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MacMurray Ranch Russian River Pinot Gris 2004
-Wines & Spirits
MacMurray Ranch Russian River Valley Pinot Gris shows fruit and flowers in the front palate, with a voluptuous texture and substantial body. Rich aromas of fig, peach, pear, and tropical fruits evolve into a smooth, lingering finish. Pair this wine's richness with sautéed scallops, soft-shell crabs, lobster, foie gras or highlight its bright acidity and elegance with linguini and fresh clams or al pesto.
The wines of MacMurray Ranch are crafted with care by winemaker Susan Doyle, who has a patient, gentle approach that gets the best out of Pinot Noir and its cousin Pinot Gris. Susan is guiding the wines of MacMurray Ranch to achieve both depth and the finely nuanced range of flavors that expresses the nature of the place where they were born. With her university studies in both winegrowing and winemaking, Susan makes wines that reflect the old Burgundian sense of "terroir", the special qualities that weather, land, and the hand of man that give her wines their individual distinction.
A standout region for its decidedly Californian take on Burgundian varieties, the Russian River Valley is named for the eponymous river that flows through it. While there are warm pockets of the AVA, it is mostly a cool-climate growing region thanks to breezes and fog from the nearby Pacific Ocean.
Chardonnay and Pinot Noir reign supreme in Russian River, with the best examples demonstrating a unique combination of richness and restraint. The cool weather makes Russian River an ideal AVA for sparkling wine production, utilizing the aforementioned varieties. Zinfandel also performs exceptionally well here. Within the Russian River Valley lie the smaller appellations of Chalk Hill and Green Valley. The former, farther from the ocean, is relatively warm, with a focus on red and white Bordeaux varieties. The latter is the coolest, foggiest parcel of the Russian River Valley and is responsible for outstanding Pinot Noir and Chardonnay.
Showing a unique rosy, purplish hue upon full ripeness, this “white” variety is actually born out of a mutation of Pinot noir. The grape boasts two versions on its name as well as two generally distinct styles. Pinot Gris in France is rich, round and aromas of honey, while Pinot grigio in Italy is typically crisp, fruity and refreshing. In Italy, Pinot grigio achieves most success in the mountainous regions of Trentino and Alto Adige as well as in the neighboring Friuli, all in Italy’s northeast. France's Alsace and Oregon's Willamette Valley produce someof the world's most well-regarded Pinot gris. California produces both styles.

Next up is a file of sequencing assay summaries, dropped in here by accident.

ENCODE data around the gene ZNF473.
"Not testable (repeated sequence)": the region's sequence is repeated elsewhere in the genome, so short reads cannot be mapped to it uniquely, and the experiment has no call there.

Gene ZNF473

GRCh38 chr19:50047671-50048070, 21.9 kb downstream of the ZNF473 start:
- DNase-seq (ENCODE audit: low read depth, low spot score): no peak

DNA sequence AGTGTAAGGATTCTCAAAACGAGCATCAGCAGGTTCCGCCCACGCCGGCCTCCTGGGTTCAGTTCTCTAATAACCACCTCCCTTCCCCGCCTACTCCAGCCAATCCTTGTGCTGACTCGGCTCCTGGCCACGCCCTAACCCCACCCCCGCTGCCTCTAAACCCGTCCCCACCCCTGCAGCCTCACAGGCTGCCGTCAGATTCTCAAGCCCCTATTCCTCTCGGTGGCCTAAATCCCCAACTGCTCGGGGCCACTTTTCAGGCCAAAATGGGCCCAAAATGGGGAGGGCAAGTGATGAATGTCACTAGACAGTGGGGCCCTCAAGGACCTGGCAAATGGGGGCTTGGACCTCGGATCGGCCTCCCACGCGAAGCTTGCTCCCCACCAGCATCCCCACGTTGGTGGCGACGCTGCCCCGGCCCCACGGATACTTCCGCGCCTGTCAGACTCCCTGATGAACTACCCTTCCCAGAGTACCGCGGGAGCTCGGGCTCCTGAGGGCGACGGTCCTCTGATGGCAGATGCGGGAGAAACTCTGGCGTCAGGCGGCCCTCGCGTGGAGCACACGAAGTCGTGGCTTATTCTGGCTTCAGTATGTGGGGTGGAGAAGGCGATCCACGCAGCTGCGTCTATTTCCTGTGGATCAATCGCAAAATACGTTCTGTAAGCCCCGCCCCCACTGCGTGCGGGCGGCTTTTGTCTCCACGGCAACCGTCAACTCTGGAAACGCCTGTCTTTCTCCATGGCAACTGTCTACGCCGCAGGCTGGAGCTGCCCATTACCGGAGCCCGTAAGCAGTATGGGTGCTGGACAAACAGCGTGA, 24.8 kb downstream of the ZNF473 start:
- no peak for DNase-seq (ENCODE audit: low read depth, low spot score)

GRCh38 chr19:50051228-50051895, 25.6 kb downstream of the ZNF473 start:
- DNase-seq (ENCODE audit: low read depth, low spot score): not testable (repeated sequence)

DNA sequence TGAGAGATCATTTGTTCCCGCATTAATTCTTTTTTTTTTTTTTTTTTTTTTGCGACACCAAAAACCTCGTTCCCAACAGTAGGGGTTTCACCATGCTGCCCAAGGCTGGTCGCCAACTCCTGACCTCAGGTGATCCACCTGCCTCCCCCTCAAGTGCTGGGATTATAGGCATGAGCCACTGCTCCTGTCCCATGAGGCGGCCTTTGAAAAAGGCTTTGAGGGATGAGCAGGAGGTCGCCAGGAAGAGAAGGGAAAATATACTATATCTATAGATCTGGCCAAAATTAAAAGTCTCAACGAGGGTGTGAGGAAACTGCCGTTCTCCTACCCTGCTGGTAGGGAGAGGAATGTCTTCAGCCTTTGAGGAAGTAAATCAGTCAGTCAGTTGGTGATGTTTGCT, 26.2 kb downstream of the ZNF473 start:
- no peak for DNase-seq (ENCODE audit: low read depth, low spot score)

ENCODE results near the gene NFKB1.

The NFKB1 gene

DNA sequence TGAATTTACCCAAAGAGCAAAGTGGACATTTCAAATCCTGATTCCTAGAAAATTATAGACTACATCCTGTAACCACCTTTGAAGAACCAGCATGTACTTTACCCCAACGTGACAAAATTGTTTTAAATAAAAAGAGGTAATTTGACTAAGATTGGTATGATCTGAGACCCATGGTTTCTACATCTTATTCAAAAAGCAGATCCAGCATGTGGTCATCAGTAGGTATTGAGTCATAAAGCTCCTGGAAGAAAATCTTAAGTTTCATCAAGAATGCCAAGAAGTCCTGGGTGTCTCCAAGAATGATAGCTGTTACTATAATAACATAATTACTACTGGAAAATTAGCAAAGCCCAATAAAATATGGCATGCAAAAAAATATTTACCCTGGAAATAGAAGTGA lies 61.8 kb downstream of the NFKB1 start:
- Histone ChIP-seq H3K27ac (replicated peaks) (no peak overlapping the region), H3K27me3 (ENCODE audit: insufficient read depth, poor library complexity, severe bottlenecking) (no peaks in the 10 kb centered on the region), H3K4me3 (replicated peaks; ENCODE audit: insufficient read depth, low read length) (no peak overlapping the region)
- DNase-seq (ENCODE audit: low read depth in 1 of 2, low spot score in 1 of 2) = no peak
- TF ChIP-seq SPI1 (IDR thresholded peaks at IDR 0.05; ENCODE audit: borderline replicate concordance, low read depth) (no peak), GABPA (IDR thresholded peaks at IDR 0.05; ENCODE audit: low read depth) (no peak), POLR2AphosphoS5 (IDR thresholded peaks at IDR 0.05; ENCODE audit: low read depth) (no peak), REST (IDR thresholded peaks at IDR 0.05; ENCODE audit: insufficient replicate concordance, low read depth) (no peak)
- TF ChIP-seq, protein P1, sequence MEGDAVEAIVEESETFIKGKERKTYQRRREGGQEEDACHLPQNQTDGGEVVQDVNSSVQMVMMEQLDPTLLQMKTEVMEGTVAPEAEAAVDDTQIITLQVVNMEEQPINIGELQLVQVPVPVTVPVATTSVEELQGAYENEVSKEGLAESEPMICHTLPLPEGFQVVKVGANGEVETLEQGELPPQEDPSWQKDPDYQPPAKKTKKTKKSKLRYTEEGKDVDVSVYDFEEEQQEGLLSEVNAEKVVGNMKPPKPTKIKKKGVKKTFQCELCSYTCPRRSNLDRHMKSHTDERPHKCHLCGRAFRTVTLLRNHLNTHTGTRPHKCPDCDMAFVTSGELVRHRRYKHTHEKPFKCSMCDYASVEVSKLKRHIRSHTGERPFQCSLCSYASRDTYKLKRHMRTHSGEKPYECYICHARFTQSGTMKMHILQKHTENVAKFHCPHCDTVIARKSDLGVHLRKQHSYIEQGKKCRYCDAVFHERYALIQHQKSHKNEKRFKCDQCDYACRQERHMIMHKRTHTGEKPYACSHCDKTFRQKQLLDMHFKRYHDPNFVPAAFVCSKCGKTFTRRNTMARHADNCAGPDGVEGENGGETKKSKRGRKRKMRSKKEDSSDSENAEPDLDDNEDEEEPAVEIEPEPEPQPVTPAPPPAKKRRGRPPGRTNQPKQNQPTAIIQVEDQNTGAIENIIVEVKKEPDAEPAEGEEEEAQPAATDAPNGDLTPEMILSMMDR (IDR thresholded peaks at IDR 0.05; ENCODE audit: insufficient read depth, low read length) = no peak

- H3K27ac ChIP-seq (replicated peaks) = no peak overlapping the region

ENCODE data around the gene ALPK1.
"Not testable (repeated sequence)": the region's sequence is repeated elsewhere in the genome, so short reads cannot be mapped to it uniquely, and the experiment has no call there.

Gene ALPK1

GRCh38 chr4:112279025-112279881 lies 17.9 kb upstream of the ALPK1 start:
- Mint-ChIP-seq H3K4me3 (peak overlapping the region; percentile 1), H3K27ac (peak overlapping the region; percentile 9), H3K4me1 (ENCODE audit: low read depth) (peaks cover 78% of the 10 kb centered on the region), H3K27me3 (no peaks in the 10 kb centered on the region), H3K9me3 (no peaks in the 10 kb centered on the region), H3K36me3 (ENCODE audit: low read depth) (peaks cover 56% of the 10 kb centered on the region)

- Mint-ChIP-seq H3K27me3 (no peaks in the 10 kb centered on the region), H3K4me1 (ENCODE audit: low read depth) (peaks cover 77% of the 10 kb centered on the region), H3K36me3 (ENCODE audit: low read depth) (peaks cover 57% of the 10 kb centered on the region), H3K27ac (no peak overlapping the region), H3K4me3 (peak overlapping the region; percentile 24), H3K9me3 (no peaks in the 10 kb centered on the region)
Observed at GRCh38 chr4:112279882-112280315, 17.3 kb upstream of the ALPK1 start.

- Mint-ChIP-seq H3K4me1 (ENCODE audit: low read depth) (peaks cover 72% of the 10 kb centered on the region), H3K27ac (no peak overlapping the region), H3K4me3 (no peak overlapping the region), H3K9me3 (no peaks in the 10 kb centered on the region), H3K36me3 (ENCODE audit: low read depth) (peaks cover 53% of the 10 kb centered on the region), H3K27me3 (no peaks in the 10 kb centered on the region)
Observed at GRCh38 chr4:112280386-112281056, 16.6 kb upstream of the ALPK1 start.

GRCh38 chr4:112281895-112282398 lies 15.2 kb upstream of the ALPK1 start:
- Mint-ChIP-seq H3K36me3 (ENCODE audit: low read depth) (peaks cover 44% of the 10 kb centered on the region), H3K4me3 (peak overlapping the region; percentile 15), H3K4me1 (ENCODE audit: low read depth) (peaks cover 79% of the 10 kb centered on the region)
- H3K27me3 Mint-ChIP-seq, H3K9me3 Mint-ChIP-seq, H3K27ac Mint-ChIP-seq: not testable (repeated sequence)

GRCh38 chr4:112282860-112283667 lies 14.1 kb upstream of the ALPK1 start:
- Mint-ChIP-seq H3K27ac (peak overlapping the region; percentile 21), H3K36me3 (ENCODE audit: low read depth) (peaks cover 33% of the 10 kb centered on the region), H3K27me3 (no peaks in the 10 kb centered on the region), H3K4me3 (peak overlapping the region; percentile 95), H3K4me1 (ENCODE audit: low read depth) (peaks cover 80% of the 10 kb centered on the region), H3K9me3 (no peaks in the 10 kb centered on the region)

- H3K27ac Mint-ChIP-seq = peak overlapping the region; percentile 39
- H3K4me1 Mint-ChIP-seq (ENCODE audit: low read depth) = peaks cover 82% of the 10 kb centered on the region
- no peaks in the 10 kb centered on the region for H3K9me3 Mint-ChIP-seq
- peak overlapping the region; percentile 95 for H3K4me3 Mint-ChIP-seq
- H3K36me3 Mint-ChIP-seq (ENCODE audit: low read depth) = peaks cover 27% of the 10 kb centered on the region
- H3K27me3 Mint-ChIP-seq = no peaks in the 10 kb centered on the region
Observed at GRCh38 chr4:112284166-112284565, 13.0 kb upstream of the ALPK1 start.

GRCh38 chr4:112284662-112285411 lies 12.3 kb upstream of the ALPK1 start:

In the Glass
Pinot Gris is naturally low in acidity, so full ripeness is necessary to achieve and showcase its signature flavors and aromas of stone fruit, citrus, honeysuckle, pear, and almond skin. Alsatian styles are aromatic, richly textured and often relatively high in alcohol. As Pinot Grigio in Italy, the style is much more subdued, light, simple, and easy to drink.
Alsace is renowned for its potent food–pork, foie gras, and charcuterie. With its viscous nature, Pinot Gris fits in harmoniously with these heavy hitters. Pinot Grigio, on the other hand, with its lean, crisp, citrusy freshness, works better with simple salads, a wide range of seafood, and subtle chicken dishes.
Outside of France and Italy, the decision by the producer whether to label as “Gris” or “Grigio” serves as a strong indicator as to the style of wine in the bottle—the former will typically be a richer, more serious rendition while the latter will be bright, fresh, and fun.